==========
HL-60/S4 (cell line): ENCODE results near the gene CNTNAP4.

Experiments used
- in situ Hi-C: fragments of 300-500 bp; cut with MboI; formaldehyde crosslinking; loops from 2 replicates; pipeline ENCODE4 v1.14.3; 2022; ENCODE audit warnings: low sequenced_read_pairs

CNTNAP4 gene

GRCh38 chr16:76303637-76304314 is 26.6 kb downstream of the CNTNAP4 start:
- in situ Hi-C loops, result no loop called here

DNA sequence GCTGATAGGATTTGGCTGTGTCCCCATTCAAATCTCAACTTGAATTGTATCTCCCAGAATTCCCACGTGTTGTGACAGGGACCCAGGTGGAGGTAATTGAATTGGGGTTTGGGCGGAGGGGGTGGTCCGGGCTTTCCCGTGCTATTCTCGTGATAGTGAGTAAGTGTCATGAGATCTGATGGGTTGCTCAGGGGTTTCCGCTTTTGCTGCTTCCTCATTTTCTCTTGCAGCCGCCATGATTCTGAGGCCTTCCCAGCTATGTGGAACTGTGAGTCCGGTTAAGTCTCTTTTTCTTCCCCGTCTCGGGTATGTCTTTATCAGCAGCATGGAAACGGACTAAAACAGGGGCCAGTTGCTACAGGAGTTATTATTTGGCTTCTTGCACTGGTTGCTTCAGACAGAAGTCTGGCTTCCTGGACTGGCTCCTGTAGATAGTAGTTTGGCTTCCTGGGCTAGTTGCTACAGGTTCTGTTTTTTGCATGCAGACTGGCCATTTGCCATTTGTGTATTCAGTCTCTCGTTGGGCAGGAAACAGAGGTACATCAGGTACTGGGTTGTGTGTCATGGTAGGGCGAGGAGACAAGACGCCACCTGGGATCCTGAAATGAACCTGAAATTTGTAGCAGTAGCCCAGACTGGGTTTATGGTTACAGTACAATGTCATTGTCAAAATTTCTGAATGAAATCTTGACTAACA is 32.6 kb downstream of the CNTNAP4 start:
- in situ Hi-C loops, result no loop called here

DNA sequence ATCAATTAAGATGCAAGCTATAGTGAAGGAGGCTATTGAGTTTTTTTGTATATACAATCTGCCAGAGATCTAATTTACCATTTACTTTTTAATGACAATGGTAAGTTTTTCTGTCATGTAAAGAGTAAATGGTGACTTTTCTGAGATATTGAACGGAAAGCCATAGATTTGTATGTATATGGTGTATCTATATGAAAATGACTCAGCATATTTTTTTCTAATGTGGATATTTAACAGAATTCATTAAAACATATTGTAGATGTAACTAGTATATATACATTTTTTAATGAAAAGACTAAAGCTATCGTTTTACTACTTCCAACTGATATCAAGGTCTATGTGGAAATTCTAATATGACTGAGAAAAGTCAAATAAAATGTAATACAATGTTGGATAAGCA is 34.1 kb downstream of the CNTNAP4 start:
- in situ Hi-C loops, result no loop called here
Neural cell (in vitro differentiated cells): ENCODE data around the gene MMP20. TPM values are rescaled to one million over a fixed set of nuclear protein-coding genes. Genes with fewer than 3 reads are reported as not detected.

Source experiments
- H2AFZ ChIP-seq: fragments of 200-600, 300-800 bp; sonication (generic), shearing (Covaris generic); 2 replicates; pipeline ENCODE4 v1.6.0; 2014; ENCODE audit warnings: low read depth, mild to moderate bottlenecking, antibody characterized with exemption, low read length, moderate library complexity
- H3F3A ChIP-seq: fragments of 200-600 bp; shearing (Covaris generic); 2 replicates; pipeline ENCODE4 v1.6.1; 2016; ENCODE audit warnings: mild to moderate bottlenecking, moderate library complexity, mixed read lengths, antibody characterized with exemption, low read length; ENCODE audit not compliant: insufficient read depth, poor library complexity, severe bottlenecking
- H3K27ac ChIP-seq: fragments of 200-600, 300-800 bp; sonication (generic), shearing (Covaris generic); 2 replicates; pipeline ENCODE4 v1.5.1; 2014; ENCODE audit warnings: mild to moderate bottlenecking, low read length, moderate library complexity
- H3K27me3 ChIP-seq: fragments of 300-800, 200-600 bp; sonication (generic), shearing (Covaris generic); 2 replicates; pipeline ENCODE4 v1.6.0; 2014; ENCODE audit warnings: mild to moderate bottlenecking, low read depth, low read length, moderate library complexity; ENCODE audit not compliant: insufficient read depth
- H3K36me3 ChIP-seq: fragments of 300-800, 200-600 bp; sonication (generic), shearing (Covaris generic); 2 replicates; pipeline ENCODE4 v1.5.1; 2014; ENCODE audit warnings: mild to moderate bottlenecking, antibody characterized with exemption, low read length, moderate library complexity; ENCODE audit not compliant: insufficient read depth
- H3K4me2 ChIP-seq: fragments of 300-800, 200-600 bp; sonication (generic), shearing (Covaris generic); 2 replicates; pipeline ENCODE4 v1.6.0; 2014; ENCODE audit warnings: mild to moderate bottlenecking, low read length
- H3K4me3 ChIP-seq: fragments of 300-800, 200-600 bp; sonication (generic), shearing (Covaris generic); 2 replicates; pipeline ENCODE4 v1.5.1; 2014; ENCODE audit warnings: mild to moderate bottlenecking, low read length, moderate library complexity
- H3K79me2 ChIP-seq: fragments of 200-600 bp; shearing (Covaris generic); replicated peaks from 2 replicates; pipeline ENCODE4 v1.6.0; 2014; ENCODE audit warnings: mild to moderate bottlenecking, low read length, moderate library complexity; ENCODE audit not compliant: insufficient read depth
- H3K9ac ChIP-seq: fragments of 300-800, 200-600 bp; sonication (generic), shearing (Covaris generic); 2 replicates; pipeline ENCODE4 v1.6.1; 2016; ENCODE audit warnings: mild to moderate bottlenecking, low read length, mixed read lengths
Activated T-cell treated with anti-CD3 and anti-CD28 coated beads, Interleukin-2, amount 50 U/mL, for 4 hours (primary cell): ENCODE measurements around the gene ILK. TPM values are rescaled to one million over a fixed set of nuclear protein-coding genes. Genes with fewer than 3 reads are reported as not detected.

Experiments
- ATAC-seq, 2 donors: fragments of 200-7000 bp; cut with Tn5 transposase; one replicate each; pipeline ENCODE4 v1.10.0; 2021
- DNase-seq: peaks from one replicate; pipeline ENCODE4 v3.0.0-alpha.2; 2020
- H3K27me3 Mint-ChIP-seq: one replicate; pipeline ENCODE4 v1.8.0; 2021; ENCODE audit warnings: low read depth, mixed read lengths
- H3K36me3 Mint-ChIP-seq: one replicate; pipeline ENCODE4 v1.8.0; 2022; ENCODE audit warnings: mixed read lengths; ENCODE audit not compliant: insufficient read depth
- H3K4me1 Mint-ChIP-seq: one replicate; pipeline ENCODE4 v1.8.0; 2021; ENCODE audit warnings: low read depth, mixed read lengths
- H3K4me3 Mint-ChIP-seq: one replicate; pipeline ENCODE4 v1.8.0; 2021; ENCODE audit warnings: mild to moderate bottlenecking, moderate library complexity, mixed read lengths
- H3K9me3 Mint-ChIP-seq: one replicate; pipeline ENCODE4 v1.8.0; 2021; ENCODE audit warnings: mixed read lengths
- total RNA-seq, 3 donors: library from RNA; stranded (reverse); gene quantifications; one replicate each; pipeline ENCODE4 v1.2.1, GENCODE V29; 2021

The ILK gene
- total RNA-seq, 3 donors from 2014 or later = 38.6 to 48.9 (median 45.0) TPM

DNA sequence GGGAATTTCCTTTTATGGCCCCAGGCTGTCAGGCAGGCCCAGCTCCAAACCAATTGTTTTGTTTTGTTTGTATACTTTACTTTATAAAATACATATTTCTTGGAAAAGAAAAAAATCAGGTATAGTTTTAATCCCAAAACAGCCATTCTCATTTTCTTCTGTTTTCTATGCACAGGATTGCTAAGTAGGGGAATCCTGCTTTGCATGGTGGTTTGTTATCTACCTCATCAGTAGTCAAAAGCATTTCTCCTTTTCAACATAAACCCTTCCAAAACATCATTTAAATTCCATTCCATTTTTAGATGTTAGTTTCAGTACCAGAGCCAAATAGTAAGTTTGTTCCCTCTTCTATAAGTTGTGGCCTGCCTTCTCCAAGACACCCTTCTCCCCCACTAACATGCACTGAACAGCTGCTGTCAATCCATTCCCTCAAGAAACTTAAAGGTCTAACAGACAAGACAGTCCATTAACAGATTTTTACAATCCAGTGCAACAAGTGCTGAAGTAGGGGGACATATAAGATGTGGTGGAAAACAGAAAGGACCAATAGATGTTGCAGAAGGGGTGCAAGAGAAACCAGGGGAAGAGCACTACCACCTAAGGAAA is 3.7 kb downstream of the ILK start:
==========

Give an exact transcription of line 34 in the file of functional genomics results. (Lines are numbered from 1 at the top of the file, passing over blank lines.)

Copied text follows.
DNA sequence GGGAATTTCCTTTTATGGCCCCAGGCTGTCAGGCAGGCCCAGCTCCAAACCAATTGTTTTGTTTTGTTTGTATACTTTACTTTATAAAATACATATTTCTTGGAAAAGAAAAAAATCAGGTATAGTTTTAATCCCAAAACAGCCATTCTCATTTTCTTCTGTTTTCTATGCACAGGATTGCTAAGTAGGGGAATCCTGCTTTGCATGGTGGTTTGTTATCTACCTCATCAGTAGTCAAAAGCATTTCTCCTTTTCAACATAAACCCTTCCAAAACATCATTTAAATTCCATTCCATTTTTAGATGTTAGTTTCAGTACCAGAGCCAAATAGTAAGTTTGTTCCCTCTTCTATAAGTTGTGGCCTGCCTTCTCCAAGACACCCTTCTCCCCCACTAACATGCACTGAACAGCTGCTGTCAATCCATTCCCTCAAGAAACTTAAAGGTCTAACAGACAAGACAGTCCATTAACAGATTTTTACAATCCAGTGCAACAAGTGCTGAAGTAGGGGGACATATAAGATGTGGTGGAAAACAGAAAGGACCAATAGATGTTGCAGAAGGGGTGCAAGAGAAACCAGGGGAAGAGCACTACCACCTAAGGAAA is 3.7 kb downstream of the ILK start: